NL West Offense 2009: It's about the outs, stupid.


  • Chris Iannetta

    #20 / Catcher / Colorado Rockies

    6-0

    225

    R

    R

    Apr 08, 1983


  • April: 20.2%
  • May: 18.9%
  • June: 19.9%
  • July: 19.2%
  • August: 12.1%
  • September: 10.9%

This is the percentage of pitches that Chris Iannetta took a swing at that were outside the strike zone over the course of the 2008 season. Twenty percent isn't bad, it would be among the 35 most disciplined hitters in the NL in 2008. Still, Iannetta wasn't satisified with that. By the end of the season, his 10.9% mark was the third best in the majors in September, trailing only Marlins Hanley Ramirez and Josh Willingham. Let's look at another player who went the opposite direction:

  • June: 30.7%
  • July: 31.1%
  • August: 35.0%
  • September: 43.5%

I don't imagine there's a more effective method of torture for Billy Beane than a player starting a season with poor plate discipline and then getting worse as the season goes along. Carlos Gonzalez did exactly that. Let's not beat around the bush, if he continues to perform like this at the major league level, his career will be very, very short. Perhaps this is why strike zone judgment seems to be the major focus of Gonzalez's winter league campaign thus far, with Carlos racking up a .440 OBP with an 8/6 BB/K ratio in 48 PA's.

According to Fangraphs, Gonazalez led the majors last season in the percentage of curveballs seen with just under 20% of the total pitches he saw being benders. It's clear that pitchers don't worry about him laying off the junk, so that's all they throw to him. Pitch recognition will do the kid wonders. It would do the Rockies wonders, but the fact of the matter is they already have pieces in place in case it doesn't materialize. I was mercilessly mocked the other day for my assertion that the Rockies offense is just fine without Matt Holliday. I'm not backing down. After doing a review of the rest of the division, in fact, I'm going further out on a limb. The Rockies will have the best offense in the NL West this season by a good margin, and should have one of the best offenses in the NL, period.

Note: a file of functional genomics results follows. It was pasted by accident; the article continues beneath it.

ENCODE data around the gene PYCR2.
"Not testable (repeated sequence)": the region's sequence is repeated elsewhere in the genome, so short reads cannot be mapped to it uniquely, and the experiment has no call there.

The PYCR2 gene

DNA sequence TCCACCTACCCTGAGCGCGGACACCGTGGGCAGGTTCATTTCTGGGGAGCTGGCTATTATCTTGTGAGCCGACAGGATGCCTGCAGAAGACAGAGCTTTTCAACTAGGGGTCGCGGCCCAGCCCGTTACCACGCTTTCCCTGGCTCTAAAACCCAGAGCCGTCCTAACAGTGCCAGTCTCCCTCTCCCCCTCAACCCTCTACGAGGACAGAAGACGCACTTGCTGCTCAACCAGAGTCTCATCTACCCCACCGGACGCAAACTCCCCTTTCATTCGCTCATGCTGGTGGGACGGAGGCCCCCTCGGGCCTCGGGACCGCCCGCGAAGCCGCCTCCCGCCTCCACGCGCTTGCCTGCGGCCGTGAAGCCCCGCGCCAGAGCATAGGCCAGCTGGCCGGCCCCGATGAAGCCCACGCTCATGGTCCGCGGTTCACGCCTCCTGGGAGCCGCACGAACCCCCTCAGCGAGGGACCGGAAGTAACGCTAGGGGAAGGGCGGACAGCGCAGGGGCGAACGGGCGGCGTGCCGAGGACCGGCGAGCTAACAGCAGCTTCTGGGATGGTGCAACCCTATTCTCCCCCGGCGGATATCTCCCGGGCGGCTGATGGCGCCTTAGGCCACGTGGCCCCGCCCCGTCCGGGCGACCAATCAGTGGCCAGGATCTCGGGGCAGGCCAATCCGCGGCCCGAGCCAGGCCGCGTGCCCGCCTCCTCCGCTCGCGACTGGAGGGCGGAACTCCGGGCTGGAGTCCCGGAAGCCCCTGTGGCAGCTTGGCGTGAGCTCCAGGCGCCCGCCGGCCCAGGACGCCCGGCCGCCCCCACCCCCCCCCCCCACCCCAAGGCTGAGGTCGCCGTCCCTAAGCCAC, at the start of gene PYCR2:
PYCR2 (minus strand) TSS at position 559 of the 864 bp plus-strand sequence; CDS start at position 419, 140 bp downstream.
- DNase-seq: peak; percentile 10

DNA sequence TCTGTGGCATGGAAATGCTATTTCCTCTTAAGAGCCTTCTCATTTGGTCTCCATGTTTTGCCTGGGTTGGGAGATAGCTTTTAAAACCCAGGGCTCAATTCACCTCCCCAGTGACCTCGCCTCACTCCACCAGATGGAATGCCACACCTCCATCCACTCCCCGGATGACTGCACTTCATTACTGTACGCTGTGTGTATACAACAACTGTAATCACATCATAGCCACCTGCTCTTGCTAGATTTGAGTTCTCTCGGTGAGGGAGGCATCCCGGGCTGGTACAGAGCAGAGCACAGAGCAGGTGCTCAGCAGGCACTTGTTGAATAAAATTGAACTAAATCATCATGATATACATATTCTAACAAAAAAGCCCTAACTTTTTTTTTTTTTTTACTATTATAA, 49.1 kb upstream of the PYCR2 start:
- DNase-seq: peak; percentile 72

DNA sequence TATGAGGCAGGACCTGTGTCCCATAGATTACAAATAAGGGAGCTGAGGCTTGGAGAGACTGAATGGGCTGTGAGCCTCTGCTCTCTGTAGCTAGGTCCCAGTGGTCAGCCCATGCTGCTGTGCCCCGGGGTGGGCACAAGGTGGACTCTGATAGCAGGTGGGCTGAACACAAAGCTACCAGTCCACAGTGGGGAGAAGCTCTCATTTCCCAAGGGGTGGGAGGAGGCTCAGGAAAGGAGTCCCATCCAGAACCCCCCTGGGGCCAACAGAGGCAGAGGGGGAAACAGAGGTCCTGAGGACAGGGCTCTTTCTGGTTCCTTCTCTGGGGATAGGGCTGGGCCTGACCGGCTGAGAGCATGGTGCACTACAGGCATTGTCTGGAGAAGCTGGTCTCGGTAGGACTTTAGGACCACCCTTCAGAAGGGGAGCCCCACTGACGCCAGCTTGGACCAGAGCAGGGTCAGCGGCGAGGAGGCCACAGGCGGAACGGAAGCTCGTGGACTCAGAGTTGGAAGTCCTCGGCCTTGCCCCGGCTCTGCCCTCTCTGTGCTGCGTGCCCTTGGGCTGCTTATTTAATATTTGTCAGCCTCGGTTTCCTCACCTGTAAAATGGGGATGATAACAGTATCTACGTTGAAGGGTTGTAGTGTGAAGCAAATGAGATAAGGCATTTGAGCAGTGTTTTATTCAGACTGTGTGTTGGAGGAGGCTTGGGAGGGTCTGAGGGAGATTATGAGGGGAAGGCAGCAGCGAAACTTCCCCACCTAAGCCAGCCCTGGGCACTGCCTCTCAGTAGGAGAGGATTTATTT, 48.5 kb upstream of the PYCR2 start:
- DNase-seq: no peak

OBP, on base percentage, is the engine that drives the rest of a club's offense. If players don't get on base, there's no way they can score except via hitting a homer when it's their turn to bat. The opposite of OBP is the amount of outs created. You get enough outs, and it's game over, season over. There's a finite amount each team is allotted each year and you want to score as much as possible before you hit your limit. The Red Sox and Cubs were the major league's leaders in team OBP in 2008, the Rangers, who scored the most runs, were third. In 2007, the Rockies team OBP was .354, and we happened to go to the World Series. In 2008, it was .336 and we did not go to the World Series. It's more than a coincidence. The way this team is going to be successful is by having everybody get on base as much as possible, the parts are just about in place to make this happen.

 

 

Let me start by giving the league average OBP at each position in 2008 to provide some context for the projections that will follow.

NL 2008:

C: .328

1B: .359

2B: .338

3B: .335

SS: .334

LF: .350

CF: .334

RF: .344

***************************

NL West 2009:

Catchers:

  • Chris Iannetta .382
  • Russell Martin .390
  • Chris Snyder .342
  • Bengie Molina .311

First Basemen:

  • Todd Helton .421
  • James Loney .351
  • Chad Tracy .340
  • Travis Ishikawa .340

Second Basemen:

  • Jeff Baker  .330
  • Blake DeWitt  .333
  • Augie Ojeda  .317
  • Kevin Frandsen .322

Third Basemen:

  • Ian Stewart .338
  • Angel Berroa .331
  • Mark Reynolds .350
  • Pablo Sandoval .346

Shortstops:

  • Troy Tulowitzki .359
  • Chin-Lung Hu .309
  • Stephen Drew .336
  • Emmanuel Burriss .338

Left Field:

  • Ryan Spilborghs .386
  • Matt Kemp .360
  • Connor Jackson .379
  • Fred Lewis .353

Center Field: